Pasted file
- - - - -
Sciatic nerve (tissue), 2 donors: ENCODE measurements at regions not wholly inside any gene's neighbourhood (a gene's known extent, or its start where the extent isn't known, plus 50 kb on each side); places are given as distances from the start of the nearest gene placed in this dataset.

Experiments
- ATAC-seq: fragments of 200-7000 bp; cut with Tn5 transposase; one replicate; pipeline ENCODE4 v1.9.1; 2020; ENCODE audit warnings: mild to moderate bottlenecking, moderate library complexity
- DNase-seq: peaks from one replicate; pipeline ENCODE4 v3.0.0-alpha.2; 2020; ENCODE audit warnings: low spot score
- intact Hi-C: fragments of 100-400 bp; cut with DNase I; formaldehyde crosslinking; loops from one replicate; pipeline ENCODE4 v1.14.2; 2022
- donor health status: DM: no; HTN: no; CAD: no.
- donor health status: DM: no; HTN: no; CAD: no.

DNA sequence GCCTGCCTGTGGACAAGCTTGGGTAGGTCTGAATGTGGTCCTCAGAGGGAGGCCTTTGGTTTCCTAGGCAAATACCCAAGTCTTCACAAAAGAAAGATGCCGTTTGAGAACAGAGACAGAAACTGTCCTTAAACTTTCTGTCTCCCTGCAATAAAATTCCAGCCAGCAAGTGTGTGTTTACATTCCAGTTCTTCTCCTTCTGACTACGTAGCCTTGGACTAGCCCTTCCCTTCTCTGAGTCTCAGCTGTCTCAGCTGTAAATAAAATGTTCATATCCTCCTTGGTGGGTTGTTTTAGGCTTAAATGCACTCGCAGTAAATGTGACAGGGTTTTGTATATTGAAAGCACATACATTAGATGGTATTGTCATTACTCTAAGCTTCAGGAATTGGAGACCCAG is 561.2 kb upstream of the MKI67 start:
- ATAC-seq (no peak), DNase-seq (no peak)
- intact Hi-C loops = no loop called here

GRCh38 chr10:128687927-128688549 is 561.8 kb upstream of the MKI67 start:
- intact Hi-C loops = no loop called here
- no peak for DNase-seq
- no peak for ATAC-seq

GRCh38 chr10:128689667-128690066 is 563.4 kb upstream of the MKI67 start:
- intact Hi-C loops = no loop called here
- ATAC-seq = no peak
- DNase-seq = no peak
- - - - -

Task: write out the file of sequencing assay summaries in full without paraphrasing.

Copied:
Sciatic nerve (tissue), 2 donors: ENCODE measurements at regions not wholly inside any gene's neighbourhood (a gene's known extent, or its start where the extent isn't known, plus 50 kb on each side); places are given as distances from the start of the nearest gene placed in this dataset.

Experiments
- ATAC-seq: fragments of 200-7000 bp; cut with Tn5 transposase; one replicate; pipeline ENCODE4 v1.9.1; 2020; ENCODE audit warnings: mild to moderate bottlenecking, moderate library complexity
- DNase-seq: peaks from one replicate; pipeline ENCODE4 v3.0.0-alpha.2; 2020; ENCODE audit warnings: low spot score
- intact Hi-C: fragments of 100-400 bp; cut with DNase I; formaldehyde crosslinking; loops from one replicate; pipeline ENCODE4 v1.14.2; 2022
- donor health status: DM: no; HTN: no; CAD: no.
- donor health status: DM: no; HTN: no; CAD: no.

DNA sequence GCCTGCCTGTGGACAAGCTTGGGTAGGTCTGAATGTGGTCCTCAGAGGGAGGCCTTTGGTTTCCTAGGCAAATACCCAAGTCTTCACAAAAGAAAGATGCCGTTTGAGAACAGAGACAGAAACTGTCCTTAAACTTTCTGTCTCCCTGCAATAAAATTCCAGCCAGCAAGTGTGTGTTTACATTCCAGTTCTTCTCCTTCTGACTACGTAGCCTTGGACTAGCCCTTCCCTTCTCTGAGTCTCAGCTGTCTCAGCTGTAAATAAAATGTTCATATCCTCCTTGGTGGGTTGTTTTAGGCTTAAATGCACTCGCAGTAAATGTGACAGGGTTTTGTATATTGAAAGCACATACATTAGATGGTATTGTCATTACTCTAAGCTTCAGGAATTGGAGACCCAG is 561.2 kb upstream of the MKI67 start:
- ATAC-seq (no peak), DNase-seq (no peak)
- intact Hi-C loops = no loop called here

GRCh38 chr10:128687927-128688549 is 561.8 kb upstream of the MKI67 start:
- intact Hi-C loops = no loop called here
- no peak for DNase-seq
- no peak for ATAC-seq

GRCh38 chr10:128689667-128690066 is 563.4 kb upstream of the MKI67 start:
- intact Hi-C loops = no loop called here
- ATAC-seq = no peak
- DNase-seq = no peak